Unlike crypto critics who attack bitcoin and other cryptocurrencies for being too volatile, the Federal Reserve is increasingly sounding the alarm over investigating the coins that set out to be far more boring: stablecoins.
As their name suggests, stablecoins are cryptocurrencies that set out to remain stable over their lifetimes and try to maintain a value as close to $1 (or other base currencies) as possible.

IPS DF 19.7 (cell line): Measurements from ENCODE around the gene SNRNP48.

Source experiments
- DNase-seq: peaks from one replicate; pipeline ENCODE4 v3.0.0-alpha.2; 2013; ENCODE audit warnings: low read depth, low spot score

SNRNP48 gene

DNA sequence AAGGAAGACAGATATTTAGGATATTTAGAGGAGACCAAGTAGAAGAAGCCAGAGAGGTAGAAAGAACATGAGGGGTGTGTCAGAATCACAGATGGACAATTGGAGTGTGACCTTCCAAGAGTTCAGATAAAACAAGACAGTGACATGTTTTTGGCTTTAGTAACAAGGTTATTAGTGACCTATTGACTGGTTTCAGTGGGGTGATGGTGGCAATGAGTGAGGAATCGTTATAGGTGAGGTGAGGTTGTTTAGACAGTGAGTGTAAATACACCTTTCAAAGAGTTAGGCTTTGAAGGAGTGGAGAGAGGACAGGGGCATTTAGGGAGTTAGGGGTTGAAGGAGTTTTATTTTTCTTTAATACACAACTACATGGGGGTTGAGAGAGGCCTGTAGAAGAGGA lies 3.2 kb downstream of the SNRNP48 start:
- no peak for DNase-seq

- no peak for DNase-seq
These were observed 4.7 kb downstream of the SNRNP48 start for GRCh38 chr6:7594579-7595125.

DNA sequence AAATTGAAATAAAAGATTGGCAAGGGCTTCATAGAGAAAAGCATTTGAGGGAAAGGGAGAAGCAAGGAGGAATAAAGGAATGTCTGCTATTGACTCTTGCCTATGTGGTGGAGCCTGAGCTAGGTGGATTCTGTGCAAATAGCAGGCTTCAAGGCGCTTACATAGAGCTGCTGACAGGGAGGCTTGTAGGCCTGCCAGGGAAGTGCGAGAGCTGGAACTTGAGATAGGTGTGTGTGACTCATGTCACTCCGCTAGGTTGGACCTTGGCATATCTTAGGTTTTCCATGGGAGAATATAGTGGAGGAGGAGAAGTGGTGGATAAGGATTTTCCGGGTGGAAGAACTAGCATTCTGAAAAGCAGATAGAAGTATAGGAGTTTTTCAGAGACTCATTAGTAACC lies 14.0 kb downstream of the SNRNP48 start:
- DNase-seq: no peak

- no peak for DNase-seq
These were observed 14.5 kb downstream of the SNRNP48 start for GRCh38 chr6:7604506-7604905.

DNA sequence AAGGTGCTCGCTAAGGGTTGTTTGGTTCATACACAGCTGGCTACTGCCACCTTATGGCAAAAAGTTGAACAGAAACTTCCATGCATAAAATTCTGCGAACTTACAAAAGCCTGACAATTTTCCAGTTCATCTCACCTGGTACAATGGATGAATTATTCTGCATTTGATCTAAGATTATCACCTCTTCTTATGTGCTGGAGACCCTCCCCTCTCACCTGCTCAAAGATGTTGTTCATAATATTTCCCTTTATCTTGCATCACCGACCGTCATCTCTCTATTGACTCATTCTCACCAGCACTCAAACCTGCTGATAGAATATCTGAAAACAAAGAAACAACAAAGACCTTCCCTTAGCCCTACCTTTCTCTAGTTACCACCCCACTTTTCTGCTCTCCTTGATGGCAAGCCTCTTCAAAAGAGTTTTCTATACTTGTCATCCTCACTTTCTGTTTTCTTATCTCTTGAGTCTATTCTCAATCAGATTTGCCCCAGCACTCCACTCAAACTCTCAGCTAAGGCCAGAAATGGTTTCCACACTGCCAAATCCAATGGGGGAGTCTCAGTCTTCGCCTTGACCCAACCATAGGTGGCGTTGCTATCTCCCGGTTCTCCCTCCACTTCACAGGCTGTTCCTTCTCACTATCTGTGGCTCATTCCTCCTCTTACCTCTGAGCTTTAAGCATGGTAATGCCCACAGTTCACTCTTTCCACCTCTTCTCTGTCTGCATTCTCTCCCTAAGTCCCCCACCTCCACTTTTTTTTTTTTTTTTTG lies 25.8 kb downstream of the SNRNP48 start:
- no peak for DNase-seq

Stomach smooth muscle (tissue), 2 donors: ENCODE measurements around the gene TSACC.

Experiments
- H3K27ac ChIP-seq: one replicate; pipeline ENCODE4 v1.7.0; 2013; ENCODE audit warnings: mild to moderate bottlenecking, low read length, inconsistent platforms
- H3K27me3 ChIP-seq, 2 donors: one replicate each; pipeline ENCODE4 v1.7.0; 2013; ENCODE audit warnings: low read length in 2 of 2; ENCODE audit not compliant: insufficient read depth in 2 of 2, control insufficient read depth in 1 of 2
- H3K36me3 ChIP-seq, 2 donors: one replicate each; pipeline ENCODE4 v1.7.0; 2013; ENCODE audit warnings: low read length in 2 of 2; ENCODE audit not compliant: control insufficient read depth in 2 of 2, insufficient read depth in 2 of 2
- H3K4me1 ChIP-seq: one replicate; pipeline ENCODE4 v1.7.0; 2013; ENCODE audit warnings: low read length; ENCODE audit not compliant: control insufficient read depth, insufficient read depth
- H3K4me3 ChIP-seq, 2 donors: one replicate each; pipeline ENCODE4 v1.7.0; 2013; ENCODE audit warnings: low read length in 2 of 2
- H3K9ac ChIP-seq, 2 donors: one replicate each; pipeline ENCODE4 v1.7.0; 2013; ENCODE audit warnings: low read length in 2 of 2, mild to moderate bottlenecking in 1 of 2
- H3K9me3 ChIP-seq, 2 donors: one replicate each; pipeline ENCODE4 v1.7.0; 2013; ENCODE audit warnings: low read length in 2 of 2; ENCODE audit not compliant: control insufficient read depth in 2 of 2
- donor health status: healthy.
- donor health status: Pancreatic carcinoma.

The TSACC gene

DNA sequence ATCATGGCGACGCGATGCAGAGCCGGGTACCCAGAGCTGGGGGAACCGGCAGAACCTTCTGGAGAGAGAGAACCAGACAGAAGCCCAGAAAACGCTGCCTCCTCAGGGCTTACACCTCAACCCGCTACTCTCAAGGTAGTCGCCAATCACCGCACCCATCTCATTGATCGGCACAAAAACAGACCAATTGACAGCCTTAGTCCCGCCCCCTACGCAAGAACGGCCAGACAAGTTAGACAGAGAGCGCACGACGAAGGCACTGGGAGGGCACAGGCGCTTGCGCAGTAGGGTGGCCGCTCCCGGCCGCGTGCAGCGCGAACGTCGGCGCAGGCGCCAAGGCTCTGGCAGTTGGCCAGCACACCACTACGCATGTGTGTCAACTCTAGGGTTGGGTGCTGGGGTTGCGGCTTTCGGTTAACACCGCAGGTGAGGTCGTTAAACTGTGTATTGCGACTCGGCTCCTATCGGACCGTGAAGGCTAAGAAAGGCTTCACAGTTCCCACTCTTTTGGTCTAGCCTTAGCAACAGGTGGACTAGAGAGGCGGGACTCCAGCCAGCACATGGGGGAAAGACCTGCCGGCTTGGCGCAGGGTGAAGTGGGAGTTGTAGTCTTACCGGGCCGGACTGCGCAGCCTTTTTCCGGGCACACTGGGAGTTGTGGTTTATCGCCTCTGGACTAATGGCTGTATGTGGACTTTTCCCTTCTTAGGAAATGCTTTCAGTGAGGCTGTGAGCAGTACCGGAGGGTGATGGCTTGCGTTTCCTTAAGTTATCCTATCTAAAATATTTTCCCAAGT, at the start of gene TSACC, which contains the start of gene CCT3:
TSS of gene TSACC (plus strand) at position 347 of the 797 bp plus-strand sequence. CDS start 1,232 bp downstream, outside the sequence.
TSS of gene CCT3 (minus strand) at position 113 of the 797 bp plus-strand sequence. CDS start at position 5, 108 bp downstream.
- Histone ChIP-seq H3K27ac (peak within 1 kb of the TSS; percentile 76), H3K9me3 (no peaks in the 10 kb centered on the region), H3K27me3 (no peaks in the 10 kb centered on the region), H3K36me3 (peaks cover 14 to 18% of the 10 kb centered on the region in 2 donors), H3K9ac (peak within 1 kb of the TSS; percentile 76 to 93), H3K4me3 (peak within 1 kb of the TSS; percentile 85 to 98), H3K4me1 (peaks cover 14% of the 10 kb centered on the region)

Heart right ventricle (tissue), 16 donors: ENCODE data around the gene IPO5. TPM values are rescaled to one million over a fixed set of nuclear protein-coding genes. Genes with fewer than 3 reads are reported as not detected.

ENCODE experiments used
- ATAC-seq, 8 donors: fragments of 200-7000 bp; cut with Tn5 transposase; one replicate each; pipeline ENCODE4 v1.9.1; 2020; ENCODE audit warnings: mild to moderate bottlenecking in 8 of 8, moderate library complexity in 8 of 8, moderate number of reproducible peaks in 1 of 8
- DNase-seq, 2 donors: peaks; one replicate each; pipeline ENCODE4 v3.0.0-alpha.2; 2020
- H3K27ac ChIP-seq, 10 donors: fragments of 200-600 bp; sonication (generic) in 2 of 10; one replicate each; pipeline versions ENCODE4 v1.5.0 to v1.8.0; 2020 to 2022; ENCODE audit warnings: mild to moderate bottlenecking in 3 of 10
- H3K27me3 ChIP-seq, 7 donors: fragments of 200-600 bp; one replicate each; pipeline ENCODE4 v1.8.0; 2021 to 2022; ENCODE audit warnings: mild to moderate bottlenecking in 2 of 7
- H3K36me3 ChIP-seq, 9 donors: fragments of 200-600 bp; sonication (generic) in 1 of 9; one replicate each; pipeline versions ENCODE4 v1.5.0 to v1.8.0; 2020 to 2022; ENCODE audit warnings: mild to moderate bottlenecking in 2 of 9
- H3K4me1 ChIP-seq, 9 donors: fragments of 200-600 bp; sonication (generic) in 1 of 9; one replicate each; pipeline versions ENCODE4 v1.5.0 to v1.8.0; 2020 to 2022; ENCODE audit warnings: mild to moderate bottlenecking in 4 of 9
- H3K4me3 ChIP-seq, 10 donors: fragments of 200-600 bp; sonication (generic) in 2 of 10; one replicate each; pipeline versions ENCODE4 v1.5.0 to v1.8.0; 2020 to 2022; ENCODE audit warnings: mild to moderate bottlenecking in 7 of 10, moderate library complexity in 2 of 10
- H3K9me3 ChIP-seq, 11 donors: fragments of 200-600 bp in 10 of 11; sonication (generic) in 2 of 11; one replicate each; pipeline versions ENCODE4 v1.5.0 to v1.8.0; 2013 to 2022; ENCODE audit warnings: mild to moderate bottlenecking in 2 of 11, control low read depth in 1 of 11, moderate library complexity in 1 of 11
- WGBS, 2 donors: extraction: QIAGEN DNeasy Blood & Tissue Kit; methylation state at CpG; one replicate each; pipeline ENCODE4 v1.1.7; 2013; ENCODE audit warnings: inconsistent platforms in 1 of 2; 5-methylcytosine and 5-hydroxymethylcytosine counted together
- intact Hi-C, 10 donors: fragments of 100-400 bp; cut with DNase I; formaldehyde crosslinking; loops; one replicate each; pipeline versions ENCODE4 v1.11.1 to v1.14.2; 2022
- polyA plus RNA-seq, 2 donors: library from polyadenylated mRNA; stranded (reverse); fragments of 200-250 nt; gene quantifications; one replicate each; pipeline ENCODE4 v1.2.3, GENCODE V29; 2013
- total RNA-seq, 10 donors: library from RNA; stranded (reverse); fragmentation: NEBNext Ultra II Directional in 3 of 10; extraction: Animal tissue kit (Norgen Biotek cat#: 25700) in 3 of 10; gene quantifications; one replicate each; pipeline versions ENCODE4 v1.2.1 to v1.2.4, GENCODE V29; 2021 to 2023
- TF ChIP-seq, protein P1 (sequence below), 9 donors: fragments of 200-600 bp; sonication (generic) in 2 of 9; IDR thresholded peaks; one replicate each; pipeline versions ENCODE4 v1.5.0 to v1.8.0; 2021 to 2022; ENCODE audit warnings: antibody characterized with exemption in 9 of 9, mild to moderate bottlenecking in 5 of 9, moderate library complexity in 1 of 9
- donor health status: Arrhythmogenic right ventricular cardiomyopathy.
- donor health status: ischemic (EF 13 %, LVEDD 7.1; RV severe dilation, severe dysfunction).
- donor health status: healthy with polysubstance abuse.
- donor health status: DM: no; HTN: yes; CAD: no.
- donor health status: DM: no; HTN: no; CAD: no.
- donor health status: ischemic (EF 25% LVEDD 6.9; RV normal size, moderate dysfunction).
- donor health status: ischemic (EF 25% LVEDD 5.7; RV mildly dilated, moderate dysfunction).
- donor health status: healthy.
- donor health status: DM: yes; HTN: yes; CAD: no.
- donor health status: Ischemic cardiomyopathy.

Tether, the largest stablecoin in the world with a market cap of more than $60 billion, originally purported to be backed 1-for-1 by cash holdings. Earlier this year, after a settlement with the New York Attorney General’s office, it was revealed to only have about 5% of its collateral in cash. Most of its portfolio is actually invested in commercial paper, or short-term corporate debt, making Tether similar to a prime money market fund in the eyes of some Fed officials.